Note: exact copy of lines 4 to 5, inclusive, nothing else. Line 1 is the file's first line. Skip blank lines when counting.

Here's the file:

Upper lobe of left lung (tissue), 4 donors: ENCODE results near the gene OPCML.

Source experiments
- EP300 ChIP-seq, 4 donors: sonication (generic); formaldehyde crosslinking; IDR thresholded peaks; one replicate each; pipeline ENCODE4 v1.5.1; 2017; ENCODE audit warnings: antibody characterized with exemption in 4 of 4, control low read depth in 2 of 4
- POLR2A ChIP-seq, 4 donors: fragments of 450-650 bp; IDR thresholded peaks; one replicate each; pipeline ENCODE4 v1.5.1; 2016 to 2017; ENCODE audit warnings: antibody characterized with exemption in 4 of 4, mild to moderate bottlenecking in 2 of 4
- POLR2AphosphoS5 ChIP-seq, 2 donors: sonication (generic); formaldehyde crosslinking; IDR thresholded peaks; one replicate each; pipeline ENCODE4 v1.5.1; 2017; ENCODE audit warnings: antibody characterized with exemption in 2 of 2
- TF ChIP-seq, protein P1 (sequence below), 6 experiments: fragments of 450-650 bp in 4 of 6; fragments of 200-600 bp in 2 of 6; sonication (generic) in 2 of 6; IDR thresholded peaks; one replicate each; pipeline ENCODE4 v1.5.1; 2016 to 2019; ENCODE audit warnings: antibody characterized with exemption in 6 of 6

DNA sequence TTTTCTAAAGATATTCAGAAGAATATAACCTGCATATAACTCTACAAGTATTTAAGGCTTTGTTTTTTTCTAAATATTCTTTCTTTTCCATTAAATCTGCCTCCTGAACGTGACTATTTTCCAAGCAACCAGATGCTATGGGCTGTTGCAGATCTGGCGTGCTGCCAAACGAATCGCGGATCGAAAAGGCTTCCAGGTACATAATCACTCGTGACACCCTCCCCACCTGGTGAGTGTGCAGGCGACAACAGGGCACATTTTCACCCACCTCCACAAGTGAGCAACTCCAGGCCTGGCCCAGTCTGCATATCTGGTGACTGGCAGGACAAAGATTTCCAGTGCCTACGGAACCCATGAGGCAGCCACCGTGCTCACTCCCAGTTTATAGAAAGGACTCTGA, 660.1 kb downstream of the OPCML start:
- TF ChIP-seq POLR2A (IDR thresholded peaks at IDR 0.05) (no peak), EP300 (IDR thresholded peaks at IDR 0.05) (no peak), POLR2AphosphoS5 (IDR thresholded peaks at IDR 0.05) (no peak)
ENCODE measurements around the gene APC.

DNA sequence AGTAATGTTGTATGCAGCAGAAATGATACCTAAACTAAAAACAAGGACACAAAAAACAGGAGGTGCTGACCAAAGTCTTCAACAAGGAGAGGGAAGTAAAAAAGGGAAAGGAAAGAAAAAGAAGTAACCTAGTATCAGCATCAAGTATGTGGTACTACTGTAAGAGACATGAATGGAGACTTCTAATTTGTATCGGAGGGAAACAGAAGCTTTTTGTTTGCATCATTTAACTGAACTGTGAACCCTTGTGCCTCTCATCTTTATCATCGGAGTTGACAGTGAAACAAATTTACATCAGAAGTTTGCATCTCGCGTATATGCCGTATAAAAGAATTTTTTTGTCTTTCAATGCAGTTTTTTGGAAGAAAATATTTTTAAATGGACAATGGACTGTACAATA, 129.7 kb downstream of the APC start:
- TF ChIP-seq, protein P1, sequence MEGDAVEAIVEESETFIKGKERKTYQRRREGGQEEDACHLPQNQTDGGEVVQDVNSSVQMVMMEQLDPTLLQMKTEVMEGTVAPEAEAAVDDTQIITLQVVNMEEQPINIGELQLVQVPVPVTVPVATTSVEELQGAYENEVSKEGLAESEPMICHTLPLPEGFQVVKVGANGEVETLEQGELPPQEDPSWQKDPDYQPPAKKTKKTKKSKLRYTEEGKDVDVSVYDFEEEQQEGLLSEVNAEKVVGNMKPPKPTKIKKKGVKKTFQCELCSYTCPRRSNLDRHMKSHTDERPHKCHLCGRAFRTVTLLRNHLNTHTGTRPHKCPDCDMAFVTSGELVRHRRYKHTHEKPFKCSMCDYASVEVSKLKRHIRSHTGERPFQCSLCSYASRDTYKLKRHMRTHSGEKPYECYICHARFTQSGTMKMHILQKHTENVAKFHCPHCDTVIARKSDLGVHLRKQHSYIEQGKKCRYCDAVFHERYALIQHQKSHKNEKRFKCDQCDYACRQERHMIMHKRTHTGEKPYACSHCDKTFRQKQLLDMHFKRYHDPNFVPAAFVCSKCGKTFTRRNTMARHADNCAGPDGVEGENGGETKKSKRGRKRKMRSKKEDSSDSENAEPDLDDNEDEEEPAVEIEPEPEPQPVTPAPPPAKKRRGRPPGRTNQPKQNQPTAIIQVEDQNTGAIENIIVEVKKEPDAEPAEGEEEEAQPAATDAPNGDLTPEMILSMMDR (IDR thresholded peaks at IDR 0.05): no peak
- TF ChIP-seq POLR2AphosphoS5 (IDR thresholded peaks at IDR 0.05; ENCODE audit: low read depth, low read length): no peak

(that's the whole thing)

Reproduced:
- POLR2A ChIP-seq, 4 donors: fragments of 450-650 bp; IDR thresholded peaks; one replicate each; pipeline ENCODE4 v1.5.1; 2016 to 2017; ENCODE audit warnings: antibody characterized with exemption in 4 of 4, mild to moderate bottlenecking in 2 of 4
- POLR2AphosphoS5 ChIP-seq, 2 donors: sonication (generic); formaldehyde crosslinking; IDR thresholded peaks; one replicate each; pipeline ENCODE4 v1.5.1; 2017; ENCODE audit warnings: antibody characterized with exemption in 2 of 2